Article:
Carlos de Haes
Bruselas, 1826 - Madrid, 1902
Carlos de Haes was born in Brussels on 27 January 1826 into a wealthy family of bankers. In 1835 he moved with his parents to Malaga, where he started out as an artist with Luis de la Cruz y Ríos, a neoclassical portraitist of middling talent. In 1850 he returned to Belgium to further his training as a pupil of the landscape artist Joseph Quinaux. From then onwards he showed a preference for this genre and travelled around the Netherlands, France and Germany.
Five years later he returned to Malaga and took part in the National Exhibitions of Fine Arts from their establishment onwards. In 1856 he entered three landscapes of Belgium and Prussia, which won him the third-place medal, and the following year he successfully sat the public examination for the post of professor of landscape at the San Fernando Royal Academy. He secured a first-place medal at the exhibition of 1858 for the landscape entitled Recuerdos de Andalucía, costa del Mediterráneo, junto a Torremolinos (“Memories of Andalusia, Mediterranean Coast, Close to Torremolinos”), now in the Prado. That year he became a full member of the San Fernando Academy and in 1862 he was awarded a first-place medal for a Paisaje en el Lozoya (Paular) [“Landscape in the Lozoya (Paular)]”.
The public prestige Haes attained led to a fresh appreciation of landscape painting, previously considered a lesser genre, by the official circles. He received many awards and distinctions. A knight of the grand cross of the order of Isabella the Catholic and of Leopold of Belgium and a commander of the order of Charles III, in 1862 he was appointed a drawing instructor at the School of Highway Engineers, and around that time he began to illustrate the review El Arte en España with his engravings.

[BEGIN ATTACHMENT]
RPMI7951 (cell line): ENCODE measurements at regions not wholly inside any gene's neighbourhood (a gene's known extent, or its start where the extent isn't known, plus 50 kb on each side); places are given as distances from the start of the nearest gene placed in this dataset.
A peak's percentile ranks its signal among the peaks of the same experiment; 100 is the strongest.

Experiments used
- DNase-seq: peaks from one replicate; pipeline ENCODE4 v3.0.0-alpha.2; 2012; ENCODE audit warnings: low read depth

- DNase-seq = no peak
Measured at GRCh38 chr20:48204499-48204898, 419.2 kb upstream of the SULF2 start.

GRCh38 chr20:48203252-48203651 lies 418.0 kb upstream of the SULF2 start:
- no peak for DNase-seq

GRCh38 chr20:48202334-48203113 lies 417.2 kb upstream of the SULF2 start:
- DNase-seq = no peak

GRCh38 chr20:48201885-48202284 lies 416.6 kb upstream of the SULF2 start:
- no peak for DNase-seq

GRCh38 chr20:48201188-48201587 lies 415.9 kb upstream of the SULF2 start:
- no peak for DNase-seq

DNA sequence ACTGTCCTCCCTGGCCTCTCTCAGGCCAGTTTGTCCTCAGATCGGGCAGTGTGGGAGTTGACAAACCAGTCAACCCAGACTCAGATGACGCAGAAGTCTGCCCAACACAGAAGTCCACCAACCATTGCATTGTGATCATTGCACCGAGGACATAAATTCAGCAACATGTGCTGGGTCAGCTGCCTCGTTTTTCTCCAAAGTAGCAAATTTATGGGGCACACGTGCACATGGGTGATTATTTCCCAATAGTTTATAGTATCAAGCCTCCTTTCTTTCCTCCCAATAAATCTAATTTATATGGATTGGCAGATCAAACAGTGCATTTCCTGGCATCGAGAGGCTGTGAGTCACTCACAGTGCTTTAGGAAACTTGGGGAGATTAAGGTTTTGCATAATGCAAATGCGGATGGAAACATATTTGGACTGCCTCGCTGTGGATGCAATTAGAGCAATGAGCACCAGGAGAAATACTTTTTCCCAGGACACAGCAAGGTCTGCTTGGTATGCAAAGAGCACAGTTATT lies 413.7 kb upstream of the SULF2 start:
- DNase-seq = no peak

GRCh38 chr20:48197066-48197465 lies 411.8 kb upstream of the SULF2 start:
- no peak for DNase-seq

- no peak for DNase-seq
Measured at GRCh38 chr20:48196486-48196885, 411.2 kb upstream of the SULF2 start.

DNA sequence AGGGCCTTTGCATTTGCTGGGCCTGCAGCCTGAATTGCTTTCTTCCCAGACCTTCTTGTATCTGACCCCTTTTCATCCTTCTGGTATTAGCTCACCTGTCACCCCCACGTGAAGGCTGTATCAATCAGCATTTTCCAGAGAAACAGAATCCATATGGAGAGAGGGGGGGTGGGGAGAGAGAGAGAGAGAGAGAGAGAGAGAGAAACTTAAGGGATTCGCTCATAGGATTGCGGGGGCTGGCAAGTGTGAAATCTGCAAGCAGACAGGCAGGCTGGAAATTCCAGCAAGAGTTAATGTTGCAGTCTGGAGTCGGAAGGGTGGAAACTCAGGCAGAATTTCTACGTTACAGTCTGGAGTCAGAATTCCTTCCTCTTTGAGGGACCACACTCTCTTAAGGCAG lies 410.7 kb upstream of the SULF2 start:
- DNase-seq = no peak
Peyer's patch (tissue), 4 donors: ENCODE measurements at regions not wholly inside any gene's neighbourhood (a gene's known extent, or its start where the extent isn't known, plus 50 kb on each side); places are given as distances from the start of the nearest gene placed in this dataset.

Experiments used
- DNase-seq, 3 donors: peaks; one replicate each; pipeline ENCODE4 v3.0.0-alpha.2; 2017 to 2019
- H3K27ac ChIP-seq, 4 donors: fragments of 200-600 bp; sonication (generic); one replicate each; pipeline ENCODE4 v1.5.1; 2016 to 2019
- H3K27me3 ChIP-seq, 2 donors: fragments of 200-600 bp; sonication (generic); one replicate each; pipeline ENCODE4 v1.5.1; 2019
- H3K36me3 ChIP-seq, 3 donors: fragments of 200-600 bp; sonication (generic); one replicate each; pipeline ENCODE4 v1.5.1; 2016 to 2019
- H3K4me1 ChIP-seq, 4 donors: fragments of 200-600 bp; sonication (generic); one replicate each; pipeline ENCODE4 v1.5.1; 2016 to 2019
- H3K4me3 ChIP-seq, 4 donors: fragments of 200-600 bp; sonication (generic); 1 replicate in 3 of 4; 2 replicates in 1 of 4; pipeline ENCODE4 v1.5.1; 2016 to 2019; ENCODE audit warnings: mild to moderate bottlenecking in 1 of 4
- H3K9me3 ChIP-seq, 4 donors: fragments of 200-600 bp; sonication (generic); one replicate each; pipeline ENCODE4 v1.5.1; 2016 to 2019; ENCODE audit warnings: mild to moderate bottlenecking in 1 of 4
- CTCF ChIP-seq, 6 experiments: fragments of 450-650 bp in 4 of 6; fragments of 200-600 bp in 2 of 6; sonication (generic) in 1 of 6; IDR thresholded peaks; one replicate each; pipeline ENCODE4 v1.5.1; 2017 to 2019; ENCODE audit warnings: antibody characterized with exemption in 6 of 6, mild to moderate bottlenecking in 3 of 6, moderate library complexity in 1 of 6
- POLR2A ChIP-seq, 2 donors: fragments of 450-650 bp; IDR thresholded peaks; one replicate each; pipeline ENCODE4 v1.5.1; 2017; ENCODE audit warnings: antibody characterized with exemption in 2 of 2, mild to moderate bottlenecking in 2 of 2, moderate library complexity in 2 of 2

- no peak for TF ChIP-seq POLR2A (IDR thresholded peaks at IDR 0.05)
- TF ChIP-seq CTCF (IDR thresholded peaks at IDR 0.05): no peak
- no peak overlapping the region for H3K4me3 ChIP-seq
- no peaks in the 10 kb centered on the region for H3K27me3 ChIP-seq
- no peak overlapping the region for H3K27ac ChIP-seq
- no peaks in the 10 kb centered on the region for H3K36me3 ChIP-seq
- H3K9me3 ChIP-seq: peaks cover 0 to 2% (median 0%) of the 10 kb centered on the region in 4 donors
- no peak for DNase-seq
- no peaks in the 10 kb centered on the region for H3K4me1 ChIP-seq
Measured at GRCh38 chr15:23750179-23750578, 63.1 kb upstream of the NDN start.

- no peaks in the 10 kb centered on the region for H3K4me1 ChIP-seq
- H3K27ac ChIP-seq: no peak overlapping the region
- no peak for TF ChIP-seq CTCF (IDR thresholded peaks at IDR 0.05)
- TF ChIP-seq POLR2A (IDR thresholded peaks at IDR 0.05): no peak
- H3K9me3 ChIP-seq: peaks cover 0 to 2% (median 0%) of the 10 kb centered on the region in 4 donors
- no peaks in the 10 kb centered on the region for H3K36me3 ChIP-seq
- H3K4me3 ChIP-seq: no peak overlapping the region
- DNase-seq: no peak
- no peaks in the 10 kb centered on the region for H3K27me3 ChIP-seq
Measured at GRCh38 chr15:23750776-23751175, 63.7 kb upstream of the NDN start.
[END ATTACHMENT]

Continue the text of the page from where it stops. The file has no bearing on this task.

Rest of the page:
During the following years he entered his works in several exhibitions in foreign cities such as Brussels, Bayonne and Metz, where he won prizes, and was hailed as the foremost practitioner of the new landscape art in Spain and was the first master who made his students go out and paint directly from life. He accompanied them on many trips to different regions of Spain, chiefly Jaraba de Aragón and the Monasterio de Piedra, which he captured in a host of drawings and oil sketches.
In 1873 he met the young Aureliano de Beruete and the following year the painter Jaime Morera, who would become his favourite student. Towards the end of his life Haes’s style became even looser and more direct, influenced by the Barbizon School.
His health began to fail in 1890 and he died in Madrid on 17 July 1898.
A major figure in Spanish landscape painting of the 19th century, Carlos de Haes was also the master of a whole generation of painters who were impressed by his new, plein-air approach to landscape art which shed the fetters of Romanticism that still burdened this genre until well into the second half of the century.
José Luis Díez